WASHINGTON – There’s a new form of high-cost small loan that’s quickly becoming popular throughout the U.S., and a new report from the Center for Responsible Lending and Consumer Federation of America says it’s potentially as dangerous to consumers as payday loans. Car title loans – short-term high-interest loans secured by title to a used car usually for a period of 30 days with a lump sum payment due at the end of the term – trap borrowers in cycles of debt, the CRL and CFA allege. Borrowers who put their cars on the line to borrow a few hundred dollars for one month become trapped into a cycle of repeated loans with interest rates often around 300% (according to the report in states without rate caps, borrowers have reported rates of 800% or more.) The lender may also demand a copy of the keys to facilitate repossession of the vehicle in case of default of the loan. If the borrower is unable to repay the loan at maturity, the lender often renews the loan while adding on additional charges. If the borrower is unable to keep up with this “debt treadmill,” the lender can repossess the car. To exacerbate the situation, lenders often insert binding mandatory arbitration clauses in the car title loan contract to prevent borrowers from challenging the lenders’ actions in court or through a class action. “Car title lenders are taking a page out of the payday lender playbook by making very short-term loans without considering the borrower’s ability to repay the loan,” said CRL President Mark Pearce. “Emergency loans should help families out of trouble, not keep them in it,” he added. The CRL/CFA report – “Car Title Lending: Driving Borrowers to Financial Ruin” – describes the title loan product and industry, illustrates predatory aspects of these loans, and makes recommendations for stronger protections for consumers. Title lenders sometimes refer to the loans as “sales and leasebacks,” “title pawns,” or “motor vehicle equity liens of credit,” but the CRL and CFA state in their report that the re-naming is really “an effort (by title lenders) to sidestep usury laws and other protections.” “Title loans drag low- and moderate-income borrowers into a cycle of debt that results in tremendous expenses and can strip borrowers of their most valuable possession. Losing a car because of a title loan can make it impossible for borrowers to keep a job, attend school, or obtain health care,” the report states, adding that, “Unfortunately, title lenders often target borrowers who can ill afford such high-cost short-term balloon loans, virtually guaranteeing that many of the loans will fail. Low-income individuals are frequent borrowers of title loans.Military service members are another target for car title loans. Military officials have raised concerns that the nation’s military preparedness has been adversely affected because young service members are worried that their cars will be repossessed due to title loans.” The CRL and CFA are not encouraging states to legalize small loans based on vehicle titles, but they advocate states implement legal protections that should apply to car title loans, including: * establish Fair and Affordable Loan Terms – title-secured loans should be repayable in affordable installments rather than a lump sum. Rates should be limited, and lenders should be required to consider the borrower’s ability to repay the loan. Borrowers should have the right to cancel loans within a reasonable time and to prepay them without penalty at any time. This right is analogous to the three-day right of rescission that the Truth in Lending Act provides for home loans; * protect borrowers after a default – states should bar abusive practices such as seizing cars without notice, pocketing the difference between the sales price and what the borrower owes or pursuing the borrower for even more money after repossessing the car. State laws that allow title lending should provide borrowers with post-default rights, including adequate notices concerning repossession and sale, a right to redeem the car, and the return of surplus from the sale proceeds. States should prevent repossession abuses, and title loan borrowers should have a right to redeem their vehicles by paying off the debt; * close loopholes to ensure consistent regulation – states that permit title lending should close loopholes that exempt some loans from the law and ensure that laws apply to all lenders, including those operating across state lines; * monitor lenders better – states should closely monitor lenders through strong licensing, bonding, reporting and examination requirements; * ensure borrowers can exercise their rights – borrowers should be able to sue title lenders and void contracts that violate the law. Binding mandatory arbitration clauses that deny borrowers a fair chance to challenge abuses in court should be eradicated. “In its short history, the title lending industry has deftly side-stepped laws that are plagued with exceptions regarding what loans are covered.loopholes of this nature should be closed to protect borrowers from title lenders who do not hesitate to ignore the intention of these laws,” the report states. “Title lenders should not be permitted to operate in the dark and out of the public eye. State lawmakers, regulators, and the public will benefit from closer scrutiny of the car title lending industry in all its permutations to inform policymakers about industry practices, the impact on vulnerable borrowers, and the collection tactics used,” it concludes. -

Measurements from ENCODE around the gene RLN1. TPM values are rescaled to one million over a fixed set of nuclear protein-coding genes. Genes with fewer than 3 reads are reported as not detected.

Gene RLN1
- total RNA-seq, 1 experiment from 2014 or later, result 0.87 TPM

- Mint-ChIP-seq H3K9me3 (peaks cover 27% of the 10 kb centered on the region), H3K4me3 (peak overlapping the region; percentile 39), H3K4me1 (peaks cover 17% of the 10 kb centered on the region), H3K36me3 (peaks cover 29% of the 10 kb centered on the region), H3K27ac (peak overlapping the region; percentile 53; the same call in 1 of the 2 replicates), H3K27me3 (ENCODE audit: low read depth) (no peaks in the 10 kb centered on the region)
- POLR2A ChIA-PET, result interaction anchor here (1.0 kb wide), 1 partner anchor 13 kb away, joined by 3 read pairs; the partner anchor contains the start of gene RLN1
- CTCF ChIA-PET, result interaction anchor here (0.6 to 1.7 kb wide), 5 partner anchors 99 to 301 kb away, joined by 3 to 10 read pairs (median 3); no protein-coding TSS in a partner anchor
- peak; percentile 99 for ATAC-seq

Credit Union Times

Join Credit Union Times

Don’t miss crucial strategic and tactical information necessary to run your institution and better serve your members. Join Credit Union Times now!

  • Free unlimited access to Credit Union Times' trusted and independent team of experts for extensive industry news, conference coverage, people features, statistical analysis, and regulation and technology updates.
  • Exclusive discounts on ALM and Credit Union Times events.
  • Access to other award-winning ALM websites including TreasuryandRisk.com and Law.com.

Already have an account? Sign In Now
Join Credit Union Times

Copyright © 2019 ALM Media Properties, LLC. All Rights Reserved.